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20 May 2009


This is a take off from the post (  initiated by my fellow blogger TIP Guy.

Well the biggest mistake I have ever made (and I keep doing it again and again!) is to listen to the 'experts' on the prominent english business channels. I forget that they have a vested interest in the movement of a particular stock/ index. Their livelihood depends on it. Barring free publicity, they do not gain by telling me which stock to buy/sell. If the gain is not pecuniary its not capitalism. And here we all are talking about the epitome of capitalism - the stock market! Consider this. If I were an institutional investor and had invested a great deal of money and effort unearthing a gem of a stock, I would be looking to buy a very large quantity of the stock. That itself would send the stock price ascending, without me adding to it the rocket fuel of retail interest by coming on TV and proclaiming the discovery. I would keep it under wraps till I had cornered my share and then disclose.

The first part of this mismatch is intuitive- investing without adequate research and analysis. (Do I sound like a spook here - a RAW Guy - pun intended here too!) TIP Guy has brought out this issue succintly. I too succumb to this flaw on occasion. However what intrigues me is its antipode - having researched and analysed a stock to its bare bones, finding it investment grade and then not investing in it! It defies all logic. And why do I do that? I havent the foggiest. Perhaps its paralysis by analysis or it conforms to the old hindu saying - 'Saraswati and Lakshmi do not reside together'. i.e knowledge and wealth do not stay together.

Having identified and bought a good stock at rock bottom price, selling it off too soon simply due to the excitement of having made the right choice or the stock having hit an arbitrarily decided target. This list is endless - 400 Bharti at Rs 30, 150 L&T at Rs 140 (that 150 today would be 2400 by split/bonus). Both are examples when I had a 'target' of 25% per stock! Lots of investment advisors say that to sell on a target is disciplined investing. While that may be true for beginners, seasoned investors should play it differently. A sell decision , like a buy , should be a dictated by fundamentals. The two reasons to ignore the demands of fundamentals should be - a better opportunity or constraints of liquidity.

Well these were three of the most significant amongst loads of mistakes I have made in my last nine years of investing. I will not talk about the rest here else y'all will stop reading this!


Charu Gupta's Blog said...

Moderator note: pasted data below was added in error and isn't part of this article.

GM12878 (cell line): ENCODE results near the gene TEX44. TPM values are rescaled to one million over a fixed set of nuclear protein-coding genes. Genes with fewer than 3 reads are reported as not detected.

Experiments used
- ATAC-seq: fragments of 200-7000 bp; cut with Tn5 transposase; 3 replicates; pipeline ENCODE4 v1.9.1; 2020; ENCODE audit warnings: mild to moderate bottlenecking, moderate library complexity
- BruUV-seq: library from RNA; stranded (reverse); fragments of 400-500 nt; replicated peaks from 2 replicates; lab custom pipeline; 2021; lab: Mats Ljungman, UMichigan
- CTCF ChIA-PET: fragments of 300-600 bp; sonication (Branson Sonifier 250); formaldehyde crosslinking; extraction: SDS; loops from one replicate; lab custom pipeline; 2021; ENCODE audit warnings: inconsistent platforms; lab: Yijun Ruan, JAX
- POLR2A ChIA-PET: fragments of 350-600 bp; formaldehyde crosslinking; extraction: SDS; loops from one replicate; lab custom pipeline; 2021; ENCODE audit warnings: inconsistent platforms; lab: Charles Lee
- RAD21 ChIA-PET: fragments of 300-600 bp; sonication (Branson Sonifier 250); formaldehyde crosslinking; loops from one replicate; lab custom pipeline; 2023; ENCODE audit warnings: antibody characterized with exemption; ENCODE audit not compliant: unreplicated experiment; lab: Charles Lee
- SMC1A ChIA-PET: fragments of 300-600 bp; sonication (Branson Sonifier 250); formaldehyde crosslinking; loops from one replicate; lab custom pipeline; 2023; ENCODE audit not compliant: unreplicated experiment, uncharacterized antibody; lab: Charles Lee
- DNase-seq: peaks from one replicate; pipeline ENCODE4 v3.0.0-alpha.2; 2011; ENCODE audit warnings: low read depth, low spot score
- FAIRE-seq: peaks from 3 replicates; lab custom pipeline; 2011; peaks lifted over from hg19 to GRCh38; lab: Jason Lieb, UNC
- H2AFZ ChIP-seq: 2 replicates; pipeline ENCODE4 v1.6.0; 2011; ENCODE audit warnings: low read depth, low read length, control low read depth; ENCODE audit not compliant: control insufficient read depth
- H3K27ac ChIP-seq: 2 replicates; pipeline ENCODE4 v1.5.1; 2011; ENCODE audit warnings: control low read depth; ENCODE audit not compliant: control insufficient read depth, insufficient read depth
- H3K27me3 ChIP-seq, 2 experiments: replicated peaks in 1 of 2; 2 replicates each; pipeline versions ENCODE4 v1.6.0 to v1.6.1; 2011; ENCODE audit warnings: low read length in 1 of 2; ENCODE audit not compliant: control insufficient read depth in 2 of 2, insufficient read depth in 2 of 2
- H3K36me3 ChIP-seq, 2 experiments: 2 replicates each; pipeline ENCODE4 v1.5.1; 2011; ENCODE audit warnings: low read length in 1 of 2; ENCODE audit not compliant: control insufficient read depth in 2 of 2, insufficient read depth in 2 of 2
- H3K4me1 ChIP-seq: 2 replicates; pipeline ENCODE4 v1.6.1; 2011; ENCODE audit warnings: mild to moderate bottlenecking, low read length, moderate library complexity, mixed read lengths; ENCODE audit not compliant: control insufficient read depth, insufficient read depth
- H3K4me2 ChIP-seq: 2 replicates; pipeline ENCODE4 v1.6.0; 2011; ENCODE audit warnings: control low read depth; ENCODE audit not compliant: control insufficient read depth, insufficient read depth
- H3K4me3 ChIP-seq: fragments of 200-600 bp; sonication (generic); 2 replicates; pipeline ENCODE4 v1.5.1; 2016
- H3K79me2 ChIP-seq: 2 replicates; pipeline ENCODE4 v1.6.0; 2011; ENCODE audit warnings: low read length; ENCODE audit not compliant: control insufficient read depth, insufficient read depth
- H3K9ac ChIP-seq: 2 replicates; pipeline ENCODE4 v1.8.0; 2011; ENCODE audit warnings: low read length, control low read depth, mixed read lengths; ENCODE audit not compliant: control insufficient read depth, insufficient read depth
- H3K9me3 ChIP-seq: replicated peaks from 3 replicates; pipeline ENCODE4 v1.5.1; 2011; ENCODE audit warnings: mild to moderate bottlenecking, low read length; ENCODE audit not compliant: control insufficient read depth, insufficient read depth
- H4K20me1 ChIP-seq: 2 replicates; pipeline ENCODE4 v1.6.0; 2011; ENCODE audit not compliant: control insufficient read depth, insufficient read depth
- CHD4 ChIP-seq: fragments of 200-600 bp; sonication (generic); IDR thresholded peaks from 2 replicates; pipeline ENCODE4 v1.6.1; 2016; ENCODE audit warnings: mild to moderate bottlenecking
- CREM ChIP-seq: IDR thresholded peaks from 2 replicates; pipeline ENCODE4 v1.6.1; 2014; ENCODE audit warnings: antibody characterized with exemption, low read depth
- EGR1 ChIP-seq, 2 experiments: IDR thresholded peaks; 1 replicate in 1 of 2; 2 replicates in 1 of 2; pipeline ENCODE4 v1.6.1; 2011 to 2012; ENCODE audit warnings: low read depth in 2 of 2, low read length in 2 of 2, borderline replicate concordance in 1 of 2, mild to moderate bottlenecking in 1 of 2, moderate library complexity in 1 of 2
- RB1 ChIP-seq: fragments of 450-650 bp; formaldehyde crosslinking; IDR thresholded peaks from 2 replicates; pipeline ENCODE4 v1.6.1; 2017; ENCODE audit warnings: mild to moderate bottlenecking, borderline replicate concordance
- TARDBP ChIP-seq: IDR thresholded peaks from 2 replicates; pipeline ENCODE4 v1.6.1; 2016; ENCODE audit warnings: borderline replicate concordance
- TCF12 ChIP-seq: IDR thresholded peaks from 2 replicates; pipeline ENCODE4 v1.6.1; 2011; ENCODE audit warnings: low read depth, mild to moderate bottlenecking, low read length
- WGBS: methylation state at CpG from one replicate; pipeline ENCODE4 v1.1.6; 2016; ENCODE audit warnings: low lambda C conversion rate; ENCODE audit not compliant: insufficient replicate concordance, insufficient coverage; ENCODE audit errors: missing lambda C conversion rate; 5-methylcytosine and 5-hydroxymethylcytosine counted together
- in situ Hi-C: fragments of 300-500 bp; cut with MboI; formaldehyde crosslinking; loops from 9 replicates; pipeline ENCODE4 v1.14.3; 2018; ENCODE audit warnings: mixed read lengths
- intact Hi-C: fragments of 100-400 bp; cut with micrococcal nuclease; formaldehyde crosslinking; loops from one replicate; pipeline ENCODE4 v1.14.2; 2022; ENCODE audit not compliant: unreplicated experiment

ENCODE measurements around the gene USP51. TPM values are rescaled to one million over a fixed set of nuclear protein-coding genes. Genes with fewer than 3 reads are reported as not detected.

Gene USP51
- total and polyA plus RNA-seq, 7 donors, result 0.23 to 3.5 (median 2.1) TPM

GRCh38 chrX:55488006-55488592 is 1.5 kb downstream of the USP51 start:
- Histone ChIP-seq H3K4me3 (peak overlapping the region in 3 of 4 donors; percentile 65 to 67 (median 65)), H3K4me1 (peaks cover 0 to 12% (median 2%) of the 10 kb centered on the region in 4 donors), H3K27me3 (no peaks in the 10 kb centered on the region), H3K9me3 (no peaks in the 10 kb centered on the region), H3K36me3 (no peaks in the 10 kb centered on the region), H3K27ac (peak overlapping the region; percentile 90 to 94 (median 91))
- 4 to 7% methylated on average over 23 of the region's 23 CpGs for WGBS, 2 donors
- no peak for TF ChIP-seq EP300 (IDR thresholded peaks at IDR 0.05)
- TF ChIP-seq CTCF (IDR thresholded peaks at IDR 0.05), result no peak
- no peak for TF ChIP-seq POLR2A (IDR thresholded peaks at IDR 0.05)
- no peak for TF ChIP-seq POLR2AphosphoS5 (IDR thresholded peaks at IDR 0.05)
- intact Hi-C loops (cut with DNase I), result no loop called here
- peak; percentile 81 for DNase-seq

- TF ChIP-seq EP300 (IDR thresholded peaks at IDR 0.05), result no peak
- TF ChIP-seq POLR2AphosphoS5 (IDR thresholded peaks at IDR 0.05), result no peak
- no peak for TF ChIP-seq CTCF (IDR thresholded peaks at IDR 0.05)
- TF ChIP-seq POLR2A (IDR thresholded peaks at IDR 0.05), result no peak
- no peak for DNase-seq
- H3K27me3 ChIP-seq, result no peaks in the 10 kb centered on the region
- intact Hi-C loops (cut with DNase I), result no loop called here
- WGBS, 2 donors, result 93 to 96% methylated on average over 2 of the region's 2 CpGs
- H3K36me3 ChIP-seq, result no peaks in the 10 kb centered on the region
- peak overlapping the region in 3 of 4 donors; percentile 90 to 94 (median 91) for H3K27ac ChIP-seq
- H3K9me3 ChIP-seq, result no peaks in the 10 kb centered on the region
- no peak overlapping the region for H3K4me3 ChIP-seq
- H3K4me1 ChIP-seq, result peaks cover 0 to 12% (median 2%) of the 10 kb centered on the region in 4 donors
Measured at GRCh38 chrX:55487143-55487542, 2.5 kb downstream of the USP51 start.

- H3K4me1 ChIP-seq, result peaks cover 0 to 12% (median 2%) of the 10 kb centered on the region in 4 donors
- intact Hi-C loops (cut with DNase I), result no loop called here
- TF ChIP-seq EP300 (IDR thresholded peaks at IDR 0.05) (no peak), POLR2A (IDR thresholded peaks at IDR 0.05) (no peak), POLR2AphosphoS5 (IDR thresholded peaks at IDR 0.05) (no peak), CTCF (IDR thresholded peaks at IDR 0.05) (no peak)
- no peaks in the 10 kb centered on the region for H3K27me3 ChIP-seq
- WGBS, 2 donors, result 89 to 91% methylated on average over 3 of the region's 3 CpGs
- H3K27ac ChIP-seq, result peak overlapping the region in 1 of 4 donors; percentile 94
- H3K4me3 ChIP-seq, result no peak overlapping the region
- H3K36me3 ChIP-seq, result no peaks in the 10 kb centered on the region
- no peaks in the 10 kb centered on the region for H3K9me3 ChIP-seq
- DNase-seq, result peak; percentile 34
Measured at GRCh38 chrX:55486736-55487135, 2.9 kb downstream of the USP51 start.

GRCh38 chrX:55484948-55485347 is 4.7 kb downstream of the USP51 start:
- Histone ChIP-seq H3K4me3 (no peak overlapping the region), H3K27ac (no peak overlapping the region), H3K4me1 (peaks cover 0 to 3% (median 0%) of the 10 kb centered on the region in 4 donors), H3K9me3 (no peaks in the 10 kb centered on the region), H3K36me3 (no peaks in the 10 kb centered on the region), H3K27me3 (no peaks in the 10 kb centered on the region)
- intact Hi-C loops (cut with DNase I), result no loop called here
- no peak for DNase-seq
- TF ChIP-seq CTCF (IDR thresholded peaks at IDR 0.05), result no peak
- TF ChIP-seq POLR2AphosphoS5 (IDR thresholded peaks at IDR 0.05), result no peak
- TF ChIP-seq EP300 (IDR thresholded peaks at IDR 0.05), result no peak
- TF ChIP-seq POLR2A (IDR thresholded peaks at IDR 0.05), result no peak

Dear Puneet,

If you're an amateur investor while investing since the past nine years, then I wonder what catagory will I fit into? lol :) Cos its not even a year since I've been investing.

How well any of us can relate to the mistakes that you've made... they are so common. Taking advice from friends, brokers and investing in them without a thorough analysis. I'm new to the investment world... and I couldn't have agreed more and relate more with you... well written

I also really like the name of your blog... KuberKhana... pretty interesting :)


Puneet said...

@ Charu,
Thanks for the nice comments.

I use the word amateur analogous to a 'golf professional' or 'amateur golfer'. The former charges for advice rendered and stands to lose if she/he makes you more competent.

Also, time spent may not determine one's actual ability.

income.portfolio said...


i am glad you included "sell decision". I continue to struggle with it too.

lately, I have decided to follow a objective based process. Helps avoid emotional decision making.

BTW: i am happy to see you already posted 4 posts in May alone, ;-)

Best Wishes,

Anonymous said...

@ income.portfolio
Somebody rightly said, selling is the dark continent of investment.

unitechy said...

Only for my inability for "the sell decision" i am suffering from heavy loss... Not that the loss is really heavy... but being student and investing i thought i would make loads of profit, which never happened

Anonymous said...

@ Unitechy
Welcome to the gang. We all are victims of the 'sell' dada!

Anonymous said...

Well... interesting read out here..we so called a real investor still loosing our hard earned money most of the time on so called tips/good calls/ or we tend to fall love in scipt we boughted..we simply marry with our portfolio..for years.. eventually got lost.

sumi said...

Dear Puneet,

Like the slight humour in your post especially the part about buying a stock at rock bottom and then selling at some arbitrarily decided price. I struggle with that part daily since I have bought during the bear phase. Similarly doing a complete analysis and not investing a decent amount. I have to kick myself for putting in small amounts in a self analysed company and big amounts in suggested tips. I would also like to thank you again for analysing rohit ferro tech and mailing me the same. Please keep posting waiting to read the next one.


Puneet said...

@ Sumi. Thanks for your comment. Good to know that one is able to share knowledge and it has been of use.

michaeld said...

Very good article.

In my opinion, it is all a matter of market timing. It does not matter if it is gold, oil, or Microsoft, if you have access to good market timing signals, they will help you get in and out at a profit.

No guarantees in this business, but if they are right most of the time, you can still make $s.

There are may web sites providing them out there (search Google). Just find one that works and use it! Check out as an example.

Its Dow Jones timing signals are up 44.7% as of 6/24/09 while the Dow is up just 26% off its March lows.

Following a market timing system works!


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